Note: If you're unsure of how things are running - especially the first time you try any milling - it makes sense to set the home position of the mill a few centimetres above the actual workpiece. That will let you try it out to check that it goes to the positions you expect it to, and won't run into the clamps, etc. Once you're happy that it's moving as you expect, start again with the proper home position.

Level the bed

  1. Put an end-mill or router bit into the collet
  2. With the mill turned off, move the bit by hand to the top-left of the area that you want to mill. Position the bit so it just touches the surface of the wood. This is the home or machine zero position, which corresponds to X0Y0Z0 in the GCode.
  3. Open the connection in Universal Gcode Sender and then straight away turn on the mill's power supply (the ProfiLine 3524 24V DC supply in a beige box). The mill will move up by 20mm.
  4. In the "File Mode" tab of Universal Gcode Sender, load the bed flattening Gcode.
  5. Click "Visualize" to open the G-Code Visualizer window. This will show the path that the mill is going to take. It should mostly be a load of concentric rectangles with a couple of cyan lines off to the top-left corner, and a yellow rectangle.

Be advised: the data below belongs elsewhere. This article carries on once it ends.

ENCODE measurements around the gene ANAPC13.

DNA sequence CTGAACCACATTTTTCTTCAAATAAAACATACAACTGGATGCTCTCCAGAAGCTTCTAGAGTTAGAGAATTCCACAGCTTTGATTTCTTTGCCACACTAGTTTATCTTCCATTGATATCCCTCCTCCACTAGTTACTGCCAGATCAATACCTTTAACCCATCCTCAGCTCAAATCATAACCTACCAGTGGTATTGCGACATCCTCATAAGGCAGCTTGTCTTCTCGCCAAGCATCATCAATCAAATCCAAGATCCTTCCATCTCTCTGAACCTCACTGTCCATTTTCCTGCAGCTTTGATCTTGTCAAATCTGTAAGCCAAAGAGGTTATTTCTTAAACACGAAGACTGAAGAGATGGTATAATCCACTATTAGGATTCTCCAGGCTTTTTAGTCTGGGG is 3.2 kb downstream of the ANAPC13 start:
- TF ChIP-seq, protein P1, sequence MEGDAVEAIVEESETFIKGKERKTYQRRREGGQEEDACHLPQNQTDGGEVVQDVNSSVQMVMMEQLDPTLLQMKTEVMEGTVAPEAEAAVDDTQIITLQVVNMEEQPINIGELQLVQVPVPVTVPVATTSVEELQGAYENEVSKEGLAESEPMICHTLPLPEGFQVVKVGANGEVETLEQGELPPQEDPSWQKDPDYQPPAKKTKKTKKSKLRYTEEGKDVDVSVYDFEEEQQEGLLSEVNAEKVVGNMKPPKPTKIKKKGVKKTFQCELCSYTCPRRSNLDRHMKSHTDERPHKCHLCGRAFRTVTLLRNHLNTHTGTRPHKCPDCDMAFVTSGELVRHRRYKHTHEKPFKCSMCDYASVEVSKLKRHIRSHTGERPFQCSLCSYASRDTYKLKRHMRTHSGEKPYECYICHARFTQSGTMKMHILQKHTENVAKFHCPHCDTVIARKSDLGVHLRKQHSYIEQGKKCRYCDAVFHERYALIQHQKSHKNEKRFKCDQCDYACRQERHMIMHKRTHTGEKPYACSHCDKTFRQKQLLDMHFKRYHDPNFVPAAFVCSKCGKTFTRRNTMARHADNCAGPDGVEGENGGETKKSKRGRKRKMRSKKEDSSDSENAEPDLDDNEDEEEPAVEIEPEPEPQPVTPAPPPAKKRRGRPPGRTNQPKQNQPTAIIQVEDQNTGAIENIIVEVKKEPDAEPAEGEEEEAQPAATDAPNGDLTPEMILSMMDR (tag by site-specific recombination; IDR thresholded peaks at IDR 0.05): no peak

6. The yellow rectangle indicates where the mill is currently positioned. If you leave the G-Code Visualizer open you can watch its position as it runs through the code. You can also try moving the mill around with the jog controls to see it move. In the "Machine Control" tab, the X, Y and Z + and - buttons will move the mill by 1mm in each direction. Hitting the Z- a few times will move the mill down a few millimetres, and move the yellow rectangle down a bit too.
  7. Set the spindle RPM to the right value to mill with the bit you're using and the material that the sacrificial bed is made from. It is set by the dial on the right-hand side of the mill.
  8. Turn the spindle on using the rocker switch next to the speed control on the right-hand side of the mill.
  9. Check that you're ready to level the bed, and that nothing will impede movement of the mill.
  10. In the "File Mode" tab, click on "Send" to start the milling process.
  11. Turn on the shopvac when the bit enters the bed material, to extract any dust/shavings/etc.
  12. Watch the mill at all times, and be ready to switch it off (at the ProfiLine power supply) if anything goes wrong. Ideally '''before''' it goes wrong, particularly if it seems to be heading for collision with one of the clamps or the end of its travel.